Key terms and definitions for registering


Throughout my life, I have been fortunate enough to stay on my parents’ Medicare plan. But this year, I turned 26. So when my company launched its open registration period, the window where you choose your plans, it was time for me to spread my wings.

Clicking on the link to choose a plan seemed intimidating to me and it got worse when I started going through the selection process. What is an HSA? Or an FSA? Did I need this?

And what did a high deductible mean versus a low deductible in terms of the plan?

Overwhelmed, I decided to speak to the experts for help. One piece of advice they gave me is to learn the enrollment language before you start researching your healthcare plan. So here is a glossary of terms from USA TODAY with additional resources to help you on your insurance selection journey.

â–º Health insurance:Signing up for my first health plans seemed intimidating to me, so I got this expert review on open enrollment.

Glossary of terms to know when choosing a mutual insurance company

Premium: The premium is the amount you pay for health insurance on a monthly basis, according to HealthCare.gov.

This is the basic expense and generally does not cover other health expenses. Premiums vary by plan. A lower premium means a higher deductible and vice versa.

Deductible: A deductible is the amount you pay in expenses before their health insurance plan pays in full.

So, for example, if I were to sign up for a low deductible $ 1,000 health plan with a high monthly premium of $ 220, I would pay all of my health care costs until I hit 1. $ 000 in expenses. If my deductible was higher, say about $ 3,000 and my monthly premium was lower, say about $ 100 per month, I would pay until I hit $ 3,000 in medical expenses for the year.

Once a deductible is hit, insurance would bear the majority of the costs.

Co-payment: A co-payment is what is paid at the office of the health care provider. This is a “set amount ($ 20, for example) that you pay for a covered health service after you pay your deductible,” according to HealthCare.gov.

Authorized amount: Before you reach your deductible, the cost of the visit is the “maximum amount a plan will pay for a covered health care service” that you will pay under their health care plan, according to HealthCare.gov. The agency gave the example that if a person has not reached their deductible, they can pay $ 100 for a covered service that is less than the authorized amount compared to a co-payment of $ 20.

Health Savings Account or HSA: Open enrollment gives employees the option of contributing to what’s known as an HSA if they choose a high-deductible health plan (or a health plan with a lower premium per month), giving them the option to save money to spend on tax-free health care expenses.

According to HealthCare.gov, an HSA is “a type of savings account that lets you set money aside before tax to pay for eligible medical expenses.”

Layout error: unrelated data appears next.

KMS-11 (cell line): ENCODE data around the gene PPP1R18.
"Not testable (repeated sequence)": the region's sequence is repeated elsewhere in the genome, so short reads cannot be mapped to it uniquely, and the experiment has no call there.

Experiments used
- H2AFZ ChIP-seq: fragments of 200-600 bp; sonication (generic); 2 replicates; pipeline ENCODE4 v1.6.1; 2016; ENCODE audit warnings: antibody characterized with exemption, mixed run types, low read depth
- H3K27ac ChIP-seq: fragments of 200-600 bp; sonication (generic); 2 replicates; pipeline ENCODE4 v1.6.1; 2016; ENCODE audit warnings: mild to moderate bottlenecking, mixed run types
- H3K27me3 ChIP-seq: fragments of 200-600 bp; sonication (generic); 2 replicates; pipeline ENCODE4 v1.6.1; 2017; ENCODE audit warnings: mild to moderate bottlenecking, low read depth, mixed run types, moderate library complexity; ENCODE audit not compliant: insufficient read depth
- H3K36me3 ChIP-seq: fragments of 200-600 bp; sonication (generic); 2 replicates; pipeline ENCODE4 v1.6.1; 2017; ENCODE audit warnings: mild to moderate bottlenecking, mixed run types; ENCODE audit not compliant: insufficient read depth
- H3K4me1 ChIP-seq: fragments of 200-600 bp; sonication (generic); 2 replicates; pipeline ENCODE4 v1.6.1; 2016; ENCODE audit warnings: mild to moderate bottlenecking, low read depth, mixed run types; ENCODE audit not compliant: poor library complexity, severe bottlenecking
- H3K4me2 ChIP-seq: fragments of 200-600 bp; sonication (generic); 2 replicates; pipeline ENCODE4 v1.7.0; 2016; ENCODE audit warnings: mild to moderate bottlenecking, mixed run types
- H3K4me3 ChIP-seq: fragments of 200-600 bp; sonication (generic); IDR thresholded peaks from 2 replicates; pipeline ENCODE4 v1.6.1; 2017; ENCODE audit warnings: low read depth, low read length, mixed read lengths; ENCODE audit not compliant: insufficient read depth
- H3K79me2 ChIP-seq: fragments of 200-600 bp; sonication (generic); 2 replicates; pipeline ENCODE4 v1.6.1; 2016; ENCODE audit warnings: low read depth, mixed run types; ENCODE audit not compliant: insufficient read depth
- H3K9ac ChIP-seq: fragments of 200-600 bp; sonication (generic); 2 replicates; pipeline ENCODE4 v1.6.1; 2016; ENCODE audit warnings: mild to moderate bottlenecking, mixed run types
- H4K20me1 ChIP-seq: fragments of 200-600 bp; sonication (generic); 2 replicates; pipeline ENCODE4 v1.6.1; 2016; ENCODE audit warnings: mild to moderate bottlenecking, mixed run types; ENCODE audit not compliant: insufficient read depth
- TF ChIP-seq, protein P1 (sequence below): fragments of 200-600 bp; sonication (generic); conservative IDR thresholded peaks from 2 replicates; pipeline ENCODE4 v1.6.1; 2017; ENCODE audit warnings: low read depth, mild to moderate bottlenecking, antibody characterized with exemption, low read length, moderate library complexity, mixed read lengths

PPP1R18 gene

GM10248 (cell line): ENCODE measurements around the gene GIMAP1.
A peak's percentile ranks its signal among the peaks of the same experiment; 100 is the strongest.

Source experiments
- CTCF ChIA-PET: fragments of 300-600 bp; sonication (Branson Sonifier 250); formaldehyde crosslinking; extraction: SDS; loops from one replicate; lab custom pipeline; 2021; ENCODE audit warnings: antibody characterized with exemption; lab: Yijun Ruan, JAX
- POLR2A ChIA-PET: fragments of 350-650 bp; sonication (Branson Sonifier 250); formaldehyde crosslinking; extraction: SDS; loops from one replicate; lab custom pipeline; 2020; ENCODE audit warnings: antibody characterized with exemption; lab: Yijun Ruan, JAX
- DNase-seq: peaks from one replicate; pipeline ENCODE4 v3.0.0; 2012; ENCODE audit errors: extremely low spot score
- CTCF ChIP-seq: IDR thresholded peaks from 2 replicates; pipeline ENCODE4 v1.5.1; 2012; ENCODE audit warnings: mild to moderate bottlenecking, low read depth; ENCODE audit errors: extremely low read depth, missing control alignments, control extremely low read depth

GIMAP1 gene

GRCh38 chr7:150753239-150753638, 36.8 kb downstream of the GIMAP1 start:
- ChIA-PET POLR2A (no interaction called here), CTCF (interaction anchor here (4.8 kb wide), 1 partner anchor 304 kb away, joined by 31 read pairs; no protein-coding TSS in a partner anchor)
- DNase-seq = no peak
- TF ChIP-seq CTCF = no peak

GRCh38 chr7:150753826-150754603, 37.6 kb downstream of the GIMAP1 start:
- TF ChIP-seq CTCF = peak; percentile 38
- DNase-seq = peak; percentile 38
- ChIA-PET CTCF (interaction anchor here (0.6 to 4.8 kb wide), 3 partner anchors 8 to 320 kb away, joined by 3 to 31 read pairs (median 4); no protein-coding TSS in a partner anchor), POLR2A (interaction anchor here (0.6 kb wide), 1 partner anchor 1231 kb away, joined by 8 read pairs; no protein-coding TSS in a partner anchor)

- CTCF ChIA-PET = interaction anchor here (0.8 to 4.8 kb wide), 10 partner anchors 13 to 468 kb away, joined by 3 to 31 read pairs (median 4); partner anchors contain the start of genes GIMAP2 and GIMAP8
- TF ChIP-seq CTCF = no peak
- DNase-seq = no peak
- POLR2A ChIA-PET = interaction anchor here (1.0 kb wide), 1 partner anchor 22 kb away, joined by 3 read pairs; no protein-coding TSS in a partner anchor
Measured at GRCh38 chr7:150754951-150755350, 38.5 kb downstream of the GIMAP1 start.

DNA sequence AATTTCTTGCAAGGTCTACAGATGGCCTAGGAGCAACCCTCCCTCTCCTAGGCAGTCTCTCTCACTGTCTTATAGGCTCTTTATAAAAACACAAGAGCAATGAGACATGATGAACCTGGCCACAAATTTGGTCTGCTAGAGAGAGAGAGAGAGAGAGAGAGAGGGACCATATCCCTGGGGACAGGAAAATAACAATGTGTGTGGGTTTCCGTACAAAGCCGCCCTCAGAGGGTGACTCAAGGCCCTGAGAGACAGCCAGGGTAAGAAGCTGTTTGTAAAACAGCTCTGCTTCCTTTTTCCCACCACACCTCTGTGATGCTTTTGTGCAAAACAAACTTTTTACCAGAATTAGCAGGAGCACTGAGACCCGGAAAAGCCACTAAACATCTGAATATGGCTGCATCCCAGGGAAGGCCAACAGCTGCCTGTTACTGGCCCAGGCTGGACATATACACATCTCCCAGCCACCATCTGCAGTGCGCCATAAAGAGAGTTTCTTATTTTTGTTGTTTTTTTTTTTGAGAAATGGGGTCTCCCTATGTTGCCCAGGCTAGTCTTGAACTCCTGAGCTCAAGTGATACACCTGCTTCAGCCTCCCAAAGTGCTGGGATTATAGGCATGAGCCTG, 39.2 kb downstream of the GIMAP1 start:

Dollars not taxed in an HSA can be used to pay for things like deductibles, copayments, and other health care expenses and can help lower overall health care costs. Typically, these funds in the HSA cannot be used to pay premiums.

Flexible Spending Account or FSA: An FSA is similar to an HSA in that the user can pay for medical expenses such as copayments, prescription drugs, medical devices, and insulin, among others with pre-tax dollars.

According to HealthCare.gov, if they are not spent by the end of the year, employers will give users two options: two and a half more months to use the funds in the account or to carry over $ 500 to the year. next.

On-grid or off-grid: If a health care provider is “networked”, that physician or facility is part of the network of a health care plan. Typically, networked providers cost less to the insured than off-grid providers that exist outside the insurer’s network because these networked providers have contracts with the insurer.

Specialist: Not all doctors are covered in the same way by insurance plans, specialists often cost more to do with a certain percentage covered by insurers. According to HealthCare.gov, a specialist is a physician who “focuses on a specific area of ​​medicine or on a group of patients to diagnose, manage, prevent or treat certain types of symptoms and conditions.”

There are also non-medical specialists who have more training in a certain area of ​​health care.

Preventive services: Preventive care appointments, or “preventive services,” as HealthCare.gov puts it, are routine appointments such as screenings, checkups, and the like focused on preventing disease or other problems. health.

Other tools to understand open registration

There are many resources available for those looking to understand health insurance and open online enrollment.

HealthCare.gov, for example, which has a comprehensive glossary of terms, also has additional resources, including guides on comparing plans.

It’s also worth checking out any tools that may be provided by your employer for open enrollment. My company, for example, gave us access to a bot called “Alex”, a kind of digital advisor meant to explain each plan, what it would entail in terms of cost, benefits and how to choose the one that suits your needs. .


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